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The Case for Independent Audits for Your AML Program

byLowers & Associates | May 27, 2015

One of the most important ways to ensure that your anti-money laundering program is in compliance with Bank Secrecy Act / Anti-Money Laundering (BSA/AML) requirements is to submit it to independent testing or auditing. Regular internal audits are always recommended, but an external auditor has the distance and perspective needed to give you added confidence in your program.

The independent audit should focus on how your organization’s policies, procedures, and processes are organized to support AML compliance. Given the complexity and importance of the issue, it will be critical to hire a consultant who is an expert in the BSA policy intent and the regulatory apparatus that goes with it. Best practice is to conduct the external audit every 12 to 18 months, though banking and credit institutions may have more frequent assessments.

An Expanding Need for AML Compliance

The independent audit is important for every organization covered by BSA/AML requirements. When the Bank Secrecy Act was first passed in 1970, it covered mainly banks and credit unions—traditional banking institutions. However, with the great expansion of electronic networks, extensive outsourcing of banking functions to money service businesses like armored carriers, and even the high flow of cash through non-bank entities like casinos, BSA/AML regulations now cover a wide array of businesses. All of them need an effective compliance program.

Addressing the Risks You Face

An important principle in AML regulations is that compliance programs may be risk-based so that the various kinds of covered organizations have the flexibility to address the actual risks they face. Therefore, each organization’s program will be uniquely designed to address the money laundering risks it faces—each organization will have a unique risk profile.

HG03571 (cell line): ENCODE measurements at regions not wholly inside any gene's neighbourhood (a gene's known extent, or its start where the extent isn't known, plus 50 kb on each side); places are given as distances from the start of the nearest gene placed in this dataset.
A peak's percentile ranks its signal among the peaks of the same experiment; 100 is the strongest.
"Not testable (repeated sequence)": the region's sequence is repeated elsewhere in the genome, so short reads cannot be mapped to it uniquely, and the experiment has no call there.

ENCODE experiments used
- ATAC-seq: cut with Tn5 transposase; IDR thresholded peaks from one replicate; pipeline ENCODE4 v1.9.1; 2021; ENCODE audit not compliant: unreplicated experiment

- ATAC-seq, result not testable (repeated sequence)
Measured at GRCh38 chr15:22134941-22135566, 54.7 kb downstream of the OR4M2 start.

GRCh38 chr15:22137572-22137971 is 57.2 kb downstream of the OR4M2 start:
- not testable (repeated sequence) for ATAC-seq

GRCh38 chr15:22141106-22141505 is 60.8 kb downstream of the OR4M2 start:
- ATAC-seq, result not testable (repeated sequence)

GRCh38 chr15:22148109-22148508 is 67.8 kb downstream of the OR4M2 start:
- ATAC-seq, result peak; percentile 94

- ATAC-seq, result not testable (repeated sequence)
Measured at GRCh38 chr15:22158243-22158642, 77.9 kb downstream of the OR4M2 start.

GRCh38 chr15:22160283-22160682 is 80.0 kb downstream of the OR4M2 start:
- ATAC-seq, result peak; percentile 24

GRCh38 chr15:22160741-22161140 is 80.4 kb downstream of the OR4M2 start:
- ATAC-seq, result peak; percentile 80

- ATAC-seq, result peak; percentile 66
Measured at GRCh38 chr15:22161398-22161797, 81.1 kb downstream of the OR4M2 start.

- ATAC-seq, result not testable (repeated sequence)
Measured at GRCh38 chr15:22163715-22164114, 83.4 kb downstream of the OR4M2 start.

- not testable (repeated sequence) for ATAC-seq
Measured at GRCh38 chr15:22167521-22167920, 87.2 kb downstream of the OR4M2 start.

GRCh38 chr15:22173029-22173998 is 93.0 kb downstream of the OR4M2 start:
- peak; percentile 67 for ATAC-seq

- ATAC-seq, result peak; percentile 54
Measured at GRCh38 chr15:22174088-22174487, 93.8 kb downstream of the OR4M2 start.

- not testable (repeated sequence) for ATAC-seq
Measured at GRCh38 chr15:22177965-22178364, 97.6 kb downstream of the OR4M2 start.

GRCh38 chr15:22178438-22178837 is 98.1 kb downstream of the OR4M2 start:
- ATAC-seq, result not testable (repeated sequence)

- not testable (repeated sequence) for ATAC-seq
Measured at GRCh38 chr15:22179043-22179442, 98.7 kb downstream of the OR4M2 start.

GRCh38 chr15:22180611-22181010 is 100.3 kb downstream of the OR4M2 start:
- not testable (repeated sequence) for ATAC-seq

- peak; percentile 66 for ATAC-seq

In a similar vein, independent audits should be risk adjusted to mirror the underlying money laundering risk assessment and resulting risk profile of the audited organization. Auditors should evaluate the AML program against specific BSA requirements and standards for all operations, departments, and subsidiaries where money laundering is a risk. Obviously, this audit will vary depending on the size, complexity, and risk profile of your organization.

What’s included in an Independent AML Audit?

Independent audits may look at issues such as:

  • Whether the AML program addresses the risks adequately, and provides enough information to decision makers to evaluate the program.
  • Whether the risk assessment is adequate, and the risk profile appropriate.
  • Whether the organization’s program can identify suspicious activity, and supports mandated reporting and records retention under AML requirements.
  • Whether any previously known deficiencies have been addressed.
  • Whether the program has effective leadership with reporting to decision makers and adequate staff training.

The audit report should include a description of the methodology of the audit, as well as a list of findings. The report should be transmitted to the Board and other decision makers.

BSA/AML compliance requires organizations to understand the requirements well enough to be able to implement an effective compliance program appropriate for the organization. Decisions will have to be made about where risks exist and how serious they are. The independent audit is an important tool to make sure the compliance program supports this decision-making.




Lowers & Associates provides comprehensive enterprise risk management solutions to organizations operating in high-risk, highly-regulated environments and organizations that value risk mitigation.
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